NEW YORK (Reuters) - Business Wire, the corporate news release distributor owned by Warren Buffett’s Berkshire Hathaway Inc, on Tuesday said it has been suffering for nearly a week from a cyberattack designed to disable it.
The company said it has been experiencing a “directed and persistent” denial of service attack since Jan. 31, though customer information has not been compromised.
“Our website slowed down,” said Neil Hershberg, a senior vice president at Business Wire, in a phone interview. “At no point were clients unable to get our releases to us. Our distribution network was totally unaffected by this attack.”
A denial of service attack occurs when hackers flood a target with incoming messages, overwhelming its systems and making it difficult or impossible for legitimate customers to do business.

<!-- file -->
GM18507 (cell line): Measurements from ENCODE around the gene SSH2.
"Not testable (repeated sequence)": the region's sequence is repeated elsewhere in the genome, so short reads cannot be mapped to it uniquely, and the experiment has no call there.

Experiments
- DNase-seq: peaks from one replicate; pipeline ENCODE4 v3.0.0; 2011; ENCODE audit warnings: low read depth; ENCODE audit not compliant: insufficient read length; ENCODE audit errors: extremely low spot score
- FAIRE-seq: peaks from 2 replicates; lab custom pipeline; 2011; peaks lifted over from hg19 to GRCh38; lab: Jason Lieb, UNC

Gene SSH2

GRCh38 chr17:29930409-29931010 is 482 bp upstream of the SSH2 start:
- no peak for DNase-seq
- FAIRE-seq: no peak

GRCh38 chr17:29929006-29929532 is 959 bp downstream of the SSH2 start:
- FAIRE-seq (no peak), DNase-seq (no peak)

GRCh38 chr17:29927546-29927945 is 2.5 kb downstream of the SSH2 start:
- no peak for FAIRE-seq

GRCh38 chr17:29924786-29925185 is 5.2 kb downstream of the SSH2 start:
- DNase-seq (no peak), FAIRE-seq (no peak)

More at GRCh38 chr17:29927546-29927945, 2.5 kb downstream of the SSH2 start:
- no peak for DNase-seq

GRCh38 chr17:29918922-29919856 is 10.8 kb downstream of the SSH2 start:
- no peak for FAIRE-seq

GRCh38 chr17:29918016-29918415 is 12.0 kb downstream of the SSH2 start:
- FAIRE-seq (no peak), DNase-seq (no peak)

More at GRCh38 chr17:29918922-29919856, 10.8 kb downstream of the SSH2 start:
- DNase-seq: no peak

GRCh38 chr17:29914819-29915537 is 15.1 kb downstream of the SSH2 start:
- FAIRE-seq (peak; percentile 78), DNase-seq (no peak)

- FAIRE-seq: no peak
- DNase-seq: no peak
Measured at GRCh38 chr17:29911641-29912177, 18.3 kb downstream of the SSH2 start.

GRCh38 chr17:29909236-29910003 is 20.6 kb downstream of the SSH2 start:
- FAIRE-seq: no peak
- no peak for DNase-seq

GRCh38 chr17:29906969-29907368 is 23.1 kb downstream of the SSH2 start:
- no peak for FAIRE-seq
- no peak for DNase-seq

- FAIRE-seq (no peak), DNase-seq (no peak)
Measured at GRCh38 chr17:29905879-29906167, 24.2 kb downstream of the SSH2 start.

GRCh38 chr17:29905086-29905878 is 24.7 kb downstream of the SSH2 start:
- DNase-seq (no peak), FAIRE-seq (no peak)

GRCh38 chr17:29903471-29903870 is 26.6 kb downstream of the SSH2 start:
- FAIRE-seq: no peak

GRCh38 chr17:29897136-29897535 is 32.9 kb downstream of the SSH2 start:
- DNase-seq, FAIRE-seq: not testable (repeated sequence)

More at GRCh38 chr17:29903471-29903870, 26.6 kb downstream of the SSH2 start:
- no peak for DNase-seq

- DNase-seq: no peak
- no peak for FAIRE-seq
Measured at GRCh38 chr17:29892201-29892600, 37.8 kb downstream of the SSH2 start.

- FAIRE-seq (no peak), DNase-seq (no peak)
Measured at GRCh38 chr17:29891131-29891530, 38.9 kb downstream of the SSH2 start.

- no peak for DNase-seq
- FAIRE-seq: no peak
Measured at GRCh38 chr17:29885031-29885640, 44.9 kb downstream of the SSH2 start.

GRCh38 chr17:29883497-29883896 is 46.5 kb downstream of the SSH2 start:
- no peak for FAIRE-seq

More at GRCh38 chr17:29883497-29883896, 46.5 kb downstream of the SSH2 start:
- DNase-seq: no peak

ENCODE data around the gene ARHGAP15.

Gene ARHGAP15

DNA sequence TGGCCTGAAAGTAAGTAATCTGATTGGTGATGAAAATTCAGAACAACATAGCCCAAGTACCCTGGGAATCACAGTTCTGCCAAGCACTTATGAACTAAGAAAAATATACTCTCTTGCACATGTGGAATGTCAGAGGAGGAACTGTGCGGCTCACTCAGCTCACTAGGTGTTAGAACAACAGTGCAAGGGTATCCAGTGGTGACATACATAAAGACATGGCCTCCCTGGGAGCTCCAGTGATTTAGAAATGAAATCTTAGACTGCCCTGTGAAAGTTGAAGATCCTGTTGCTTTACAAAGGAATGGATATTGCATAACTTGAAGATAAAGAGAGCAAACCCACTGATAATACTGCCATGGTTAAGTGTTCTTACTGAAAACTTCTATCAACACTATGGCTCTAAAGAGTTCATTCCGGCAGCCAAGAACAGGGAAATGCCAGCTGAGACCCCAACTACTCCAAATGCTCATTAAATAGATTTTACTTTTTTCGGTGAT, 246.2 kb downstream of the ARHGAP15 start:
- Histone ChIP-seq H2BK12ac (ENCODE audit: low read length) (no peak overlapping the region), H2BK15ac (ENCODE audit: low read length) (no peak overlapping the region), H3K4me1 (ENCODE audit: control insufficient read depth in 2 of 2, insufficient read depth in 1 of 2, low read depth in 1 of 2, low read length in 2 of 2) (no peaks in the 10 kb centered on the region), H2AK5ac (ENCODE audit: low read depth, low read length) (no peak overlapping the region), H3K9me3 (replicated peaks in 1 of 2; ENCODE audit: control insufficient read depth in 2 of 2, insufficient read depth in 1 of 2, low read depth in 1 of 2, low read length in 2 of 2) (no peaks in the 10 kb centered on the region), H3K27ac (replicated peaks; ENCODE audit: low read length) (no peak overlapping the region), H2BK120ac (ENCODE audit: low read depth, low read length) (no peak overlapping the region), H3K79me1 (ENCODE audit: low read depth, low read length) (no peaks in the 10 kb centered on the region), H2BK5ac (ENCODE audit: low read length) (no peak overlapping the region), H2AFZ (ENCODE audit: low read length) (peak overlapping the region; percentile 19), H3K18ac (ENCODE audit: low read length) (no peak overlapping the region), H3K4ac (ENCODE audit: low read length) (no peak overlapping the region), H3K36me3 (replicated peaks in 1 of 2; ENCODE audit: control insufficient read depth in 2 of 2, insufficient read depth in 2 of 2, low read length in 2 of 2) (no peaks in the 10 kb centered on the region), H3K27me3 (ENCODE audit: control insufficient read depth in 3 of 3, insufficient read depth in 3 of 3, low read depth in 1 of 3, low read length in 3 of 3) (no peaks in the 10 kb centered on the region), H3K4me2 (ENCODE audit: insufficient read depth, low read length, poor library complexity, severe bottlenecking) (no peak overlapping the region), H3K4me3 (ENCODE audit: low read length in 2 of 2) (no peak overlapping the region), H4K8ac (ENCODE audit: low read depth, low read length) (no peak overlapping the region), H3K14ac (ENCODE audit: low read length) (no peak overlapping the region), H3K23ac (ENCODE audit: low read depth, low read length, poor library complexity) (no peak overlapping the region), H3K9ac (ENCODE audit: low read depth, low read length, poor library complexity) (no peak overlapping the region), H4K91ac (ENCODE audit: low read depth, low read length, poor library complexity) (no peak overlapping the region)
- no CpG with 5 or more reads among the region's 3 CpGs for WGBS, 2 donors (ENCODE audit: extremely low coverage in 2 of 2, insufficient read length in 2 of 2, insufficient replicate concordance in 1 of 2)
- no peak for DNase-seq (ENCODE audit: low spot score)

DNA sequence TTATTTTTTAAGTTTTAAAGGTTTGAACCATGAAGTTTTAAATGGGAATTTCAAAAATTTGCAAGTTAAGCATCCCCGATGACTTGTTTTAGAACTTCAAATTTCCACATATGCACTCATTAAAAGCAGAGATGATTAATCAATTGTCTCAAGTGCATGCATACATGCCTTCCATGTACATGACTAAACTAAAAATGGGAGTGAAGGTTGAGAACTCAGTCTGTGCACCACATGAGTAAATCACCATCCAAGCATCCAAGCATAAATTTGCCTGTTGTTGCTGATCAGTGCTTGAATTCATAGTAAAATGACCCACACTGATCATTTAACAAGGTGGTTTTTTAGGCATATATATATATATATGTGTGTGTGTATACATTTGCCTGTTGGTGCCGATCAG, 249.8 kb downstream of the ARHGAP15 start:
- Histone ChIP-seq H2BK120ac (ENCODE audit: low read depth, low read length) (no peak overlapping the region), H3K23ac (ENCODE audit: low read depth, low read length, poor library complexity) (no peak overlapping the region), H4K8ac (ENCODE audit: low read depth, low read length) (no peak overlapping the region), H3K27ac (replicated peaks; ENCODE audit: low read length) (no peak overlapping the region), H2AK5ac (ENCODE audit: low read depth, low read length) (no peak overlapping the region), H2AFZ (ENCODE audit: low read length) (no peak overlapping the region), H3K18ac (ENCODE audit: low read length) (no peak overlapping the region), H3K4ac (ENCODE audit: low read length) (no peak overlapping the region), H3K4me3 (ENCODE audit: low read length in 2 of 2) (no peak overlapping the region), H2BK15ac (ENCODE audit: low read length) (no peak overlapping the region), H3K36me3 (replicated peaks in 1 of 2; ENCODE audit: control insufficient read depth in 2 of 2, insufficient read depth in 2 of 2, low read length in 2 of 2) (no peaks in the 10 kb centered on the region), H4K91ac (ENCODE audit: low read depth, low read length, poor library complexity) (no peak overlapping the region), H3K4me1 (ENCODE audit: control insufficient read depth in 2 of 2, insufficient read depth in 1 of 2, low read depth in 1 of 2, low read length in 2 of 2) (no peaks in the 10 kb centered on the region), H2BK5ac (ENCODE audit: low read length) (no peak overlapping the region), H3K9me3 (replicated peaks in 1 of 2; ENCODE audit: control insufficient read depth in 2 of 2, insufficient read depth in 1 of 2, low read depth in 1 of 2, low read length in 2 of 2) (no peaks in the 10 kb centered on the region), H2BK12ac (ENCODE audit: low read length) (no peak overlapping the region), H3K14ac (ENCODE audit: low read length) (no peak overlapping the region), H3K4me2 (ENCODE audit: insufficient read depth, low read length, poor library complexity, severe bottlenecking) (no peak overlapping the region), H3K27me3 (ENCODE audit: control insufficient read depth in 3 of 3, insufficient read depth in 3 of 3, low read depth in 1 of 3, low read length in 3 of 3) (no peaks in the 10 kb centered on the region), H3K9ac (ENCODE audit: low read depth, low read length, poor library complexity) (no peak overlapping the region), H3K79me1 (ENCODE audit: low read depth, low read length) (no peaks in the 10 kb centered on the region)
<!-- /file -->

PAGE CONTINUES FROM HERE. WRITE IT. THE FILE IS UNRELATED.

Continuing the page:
Hershberg estimated that a majority of Fortune 500 companies use Business Wire, citing an internal analysis.
He said Business Wire hopes to resolve the security issues in the “near future,” with help from outside firms it has hired. Hershberg said he was unaware of involvement by law enforcement.
Berkshire did not immediately respond to a request for additional comment. It bought Business Wire, which is based in New York and San Francisco, in 2006.
The attack is not the first time that Business Wire has been targeted by hackers.
In 2015, U.S. authorities brought criminal or civil charges against more than 40 defendants over the theft of roughly 150,000 news releases from Business Wire and rivals Marketwire and PR Newswire in a 5-1/2-year period.
Authorities said traders would give hackers “shopping lists” of releases they wanted, and generated more than $100 million of illegal profit through insider trading on nonpublic information contained in the releases.
At least five criminal defendants have pleaded guilty in that case.
Reporting by Jonathan Stempel in New York and Munsif Vengattil in Bengaluru; editing by Anil D'Silva